The South Miami man accused of killing his wife and posting a photo of her body on Facebook appeared in a Miami-Dade courtroom Thursday where he was formally arraigned.
Derek Medina, 31, had initially been charged with first-degree murder in the Aug. 8 shooting death of 26-year-old Jennifer Alfonso.
But on Thursday, that charge was reduced to second-degree murder, though it could still be a first-degree murder charge when the Miami-Dade grand jury meets next month.
"A prosecutor has the ability to file any charge he wants if he deems that he has a good faith basis except for first-degree murder," said Medina's attorney, Saam Zangench. "For them to get a first-degree murder indictment, they have to go in front of a grand jury and the grand jury is unavailable until September. So while second-degree murder is charged, it doesn't preclude the prosecution from amending the charges later."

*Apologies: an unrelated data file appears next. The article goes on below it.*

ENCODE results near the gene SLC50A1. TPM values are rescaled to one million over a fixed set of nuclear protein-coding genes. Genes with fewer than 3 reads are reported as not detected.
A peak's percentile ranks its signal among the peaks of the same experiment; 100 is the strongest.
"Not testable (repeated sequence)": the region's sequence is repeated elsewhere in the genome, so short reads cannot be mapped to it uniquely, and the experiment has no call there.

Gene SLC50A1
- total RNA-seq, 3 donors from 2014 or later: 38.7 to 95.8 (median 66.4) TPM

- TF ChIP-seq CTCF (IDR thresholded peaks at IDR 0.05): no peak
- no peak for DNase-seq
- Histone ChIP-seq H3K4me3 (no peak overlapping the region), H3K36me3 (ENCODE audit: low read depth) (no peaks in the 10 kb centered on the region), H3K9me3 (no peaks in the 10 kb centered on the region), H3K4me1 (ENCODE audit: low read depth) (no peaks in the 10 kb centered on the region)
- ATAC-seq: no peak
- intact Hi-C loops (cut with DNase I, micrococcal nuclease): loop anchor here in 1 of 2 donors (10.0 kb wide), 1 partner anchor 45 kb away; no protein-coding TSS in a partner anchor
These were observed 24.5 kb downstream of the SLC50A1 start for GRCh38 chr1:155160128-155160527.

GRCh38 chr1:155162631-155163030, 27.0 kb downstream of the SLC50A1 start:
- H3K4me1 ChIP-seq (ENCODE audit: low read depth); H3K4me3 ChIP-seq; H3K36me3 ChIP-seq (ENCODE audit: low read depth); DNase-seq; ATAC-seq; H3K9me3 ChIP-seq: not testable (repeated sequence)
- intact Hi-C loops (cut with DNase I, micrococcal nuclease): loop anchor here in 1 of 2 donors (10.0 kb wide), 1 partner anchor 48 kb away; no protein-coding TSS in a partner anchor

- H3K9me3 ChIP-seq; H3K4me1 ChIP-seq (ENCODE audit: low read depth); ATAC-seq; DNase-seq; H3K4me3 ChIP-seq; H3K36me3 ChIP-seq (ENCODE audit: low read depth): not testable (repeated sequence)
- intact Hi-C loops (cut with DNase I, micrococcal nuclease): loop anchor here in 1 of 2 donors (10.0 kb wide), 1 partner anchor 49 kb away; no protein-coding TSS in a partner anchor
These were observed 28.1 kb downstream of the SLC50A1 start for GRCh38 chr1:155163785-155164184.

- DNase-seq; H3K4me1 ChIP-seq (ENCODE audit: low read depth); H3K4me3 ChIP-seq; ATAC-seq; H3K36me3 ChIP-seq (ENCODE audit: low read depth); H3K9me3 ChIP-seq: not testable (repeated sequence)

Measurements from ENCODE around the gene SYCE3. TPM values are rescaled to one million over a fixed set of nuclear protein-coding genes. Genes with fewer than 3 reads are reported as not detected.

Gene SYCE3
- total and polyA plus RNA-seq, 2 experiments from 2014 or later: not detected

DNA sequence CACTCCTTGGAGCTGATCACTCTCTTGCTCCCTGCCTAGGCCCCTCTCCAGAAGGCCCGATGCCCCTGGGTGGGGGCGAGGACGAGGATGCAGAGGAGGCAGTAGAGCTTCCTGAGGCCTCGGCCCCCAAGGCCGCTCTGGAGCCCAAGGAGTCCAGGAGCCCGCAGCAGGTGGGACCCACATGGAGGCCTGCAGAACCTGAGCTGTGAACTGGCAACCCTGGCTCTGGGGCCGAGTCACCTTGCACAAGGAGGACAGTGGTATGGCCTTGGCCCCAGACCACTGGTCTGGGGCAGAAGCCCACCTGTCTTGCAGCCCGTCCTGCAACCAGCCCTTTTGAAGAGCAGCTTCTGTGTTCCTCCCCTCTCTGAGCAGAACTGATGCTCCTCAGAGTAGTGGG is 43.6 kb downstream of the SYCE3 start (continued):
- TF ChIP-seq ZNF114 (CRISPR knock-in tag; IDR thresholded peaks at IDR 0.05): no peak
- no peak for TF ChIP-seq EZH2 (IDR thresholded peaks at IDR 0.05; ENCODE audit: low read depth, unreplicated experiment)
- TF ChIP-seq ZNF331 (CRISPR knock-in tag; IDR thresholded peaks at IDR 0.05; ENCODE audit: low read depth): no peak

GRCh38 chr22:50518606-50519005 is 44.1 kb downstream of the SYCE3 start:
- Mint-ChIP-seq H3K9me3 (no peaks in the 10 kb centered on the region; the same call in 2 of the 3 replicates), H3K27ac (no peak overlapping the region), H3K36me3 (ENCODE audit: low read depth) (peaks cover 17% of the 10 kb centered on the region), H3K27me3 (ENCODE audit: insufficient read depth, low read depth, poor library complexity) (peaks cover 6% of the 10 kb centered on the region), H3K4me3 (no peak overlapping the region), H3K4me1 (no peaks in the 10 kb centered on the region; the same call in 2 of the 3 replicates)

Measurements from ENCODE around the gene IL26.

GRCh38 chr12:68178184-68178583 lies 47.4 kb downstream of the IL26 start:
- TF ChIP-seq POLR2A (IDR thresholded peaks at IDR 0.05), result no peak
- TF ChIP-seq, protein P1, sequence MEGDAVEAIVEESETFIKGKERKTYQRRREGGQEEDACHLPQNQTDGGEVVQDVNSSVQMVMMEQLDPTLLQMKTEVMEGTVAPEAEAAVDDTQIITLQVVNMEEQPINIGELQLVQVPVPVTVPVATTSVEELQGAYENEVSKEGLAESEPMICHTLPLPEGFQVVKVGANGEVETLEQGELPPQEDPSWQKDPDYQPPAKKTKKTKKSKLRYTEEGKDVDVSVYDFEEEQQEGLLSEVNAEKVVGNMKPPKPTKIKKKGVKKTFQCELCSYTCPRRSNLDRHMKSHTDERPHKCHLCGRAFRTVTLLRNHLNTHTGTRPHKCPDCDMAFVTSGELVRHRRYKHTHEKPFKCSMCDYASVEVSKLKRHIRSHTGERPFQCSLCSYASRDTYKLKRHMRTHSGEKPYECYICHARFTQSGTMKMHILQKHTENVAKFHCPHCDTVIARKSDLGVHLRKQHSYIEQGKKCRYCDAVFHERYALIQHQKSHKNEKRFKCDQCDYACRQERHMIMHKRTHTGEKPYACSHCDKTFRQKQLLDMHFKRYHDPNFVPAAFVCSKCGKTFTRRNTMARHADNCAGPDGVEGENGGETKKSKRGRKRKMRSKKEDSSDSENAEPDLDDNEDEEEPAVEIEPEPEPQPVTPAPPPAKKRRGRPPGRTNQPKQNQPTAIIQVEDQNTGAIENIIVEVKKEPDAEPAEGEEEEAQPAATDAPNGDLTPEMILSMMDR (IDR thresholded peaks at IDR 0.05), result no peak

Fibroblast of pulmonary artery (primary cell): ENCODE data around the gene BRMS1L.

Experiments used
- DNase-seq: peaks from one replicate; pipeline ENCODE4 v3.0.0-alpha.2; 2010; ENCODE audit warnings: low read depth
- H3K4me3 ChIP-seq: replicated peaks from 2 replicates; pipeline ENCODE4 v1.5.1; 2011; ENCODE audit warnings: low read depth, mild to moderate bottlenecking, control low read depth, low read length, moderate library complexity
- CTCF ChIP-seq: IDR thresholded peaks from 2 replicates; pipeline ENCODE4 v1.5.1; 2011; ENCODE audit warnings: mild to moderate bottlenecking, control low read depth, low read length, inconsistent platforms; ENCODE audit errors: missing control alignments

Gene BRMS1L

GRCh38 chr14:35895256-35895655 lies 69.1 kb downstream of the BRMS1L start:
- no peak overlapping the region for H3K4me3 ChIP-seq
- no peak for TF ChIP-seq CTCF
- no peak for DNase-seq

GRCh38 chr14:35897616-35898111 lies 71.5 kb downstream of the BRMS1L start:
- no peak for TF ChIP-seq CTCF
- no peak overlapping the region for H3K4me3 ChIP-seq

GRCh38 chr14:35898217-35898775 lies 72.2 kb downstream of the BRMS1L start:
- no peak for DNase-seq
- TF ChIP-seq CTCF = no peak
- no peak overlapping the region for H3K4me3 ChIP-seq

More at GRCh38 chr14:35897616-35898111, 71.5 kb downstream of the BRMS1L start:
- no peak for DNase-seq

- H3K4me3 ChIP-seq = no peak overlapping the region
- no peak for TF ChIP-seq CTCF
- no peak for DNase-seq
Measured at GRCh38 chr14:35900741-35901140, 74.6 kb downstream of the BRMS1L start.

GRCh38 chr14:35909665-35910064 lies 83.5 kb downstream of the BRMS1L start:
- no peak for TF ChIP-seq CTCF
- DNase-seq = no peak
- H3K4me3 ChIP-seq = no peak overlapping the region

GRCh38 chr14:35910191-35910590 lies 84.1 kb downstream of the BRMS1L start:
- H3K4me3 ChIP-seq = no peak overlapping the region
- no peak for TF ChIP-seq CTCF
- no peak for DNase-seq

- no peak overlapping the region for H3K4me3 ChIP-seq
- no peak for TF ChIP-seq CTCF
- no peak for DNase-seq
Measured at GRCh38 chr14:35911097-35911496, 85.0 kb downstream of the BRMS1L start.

Prosecutors also charged Medina with shooting a deadly missile and child neglect without great bodily harm.
Medina pleaded not guilty to the murder and child neglect charges but didn't enter a plea for the shooting a deadly missile charge. His trial date was also scheduled for Nov. 4.
Family members of Alfonso and Medina attended the Thursday hearing but didn't comment.
Police said Medina and Alfonso were fighting in their townhome when he claims she pulled a knife on him. Medina, armed with a pistol, shot Alfonso six or eight times because she was punching him, Medina told police.
According to a police search warrant, Medina admitted to posting the photo and an admission on his Facebook page before he surrendered to police.
"Im going to prison or death sentence for killing my wife love you guys miss you guys take care Facebook people you will see me in the news," he wrote. "My wife was punching me and I am not going to stand anymore with the abuse so I did what I did I hope u understand me."
Alfonso's 10-year-old daughter was home during the murder but wasn't harmed, officials said.
Medina, who is being held without bond, will be back in court on Oct. 24 for a status hearing.
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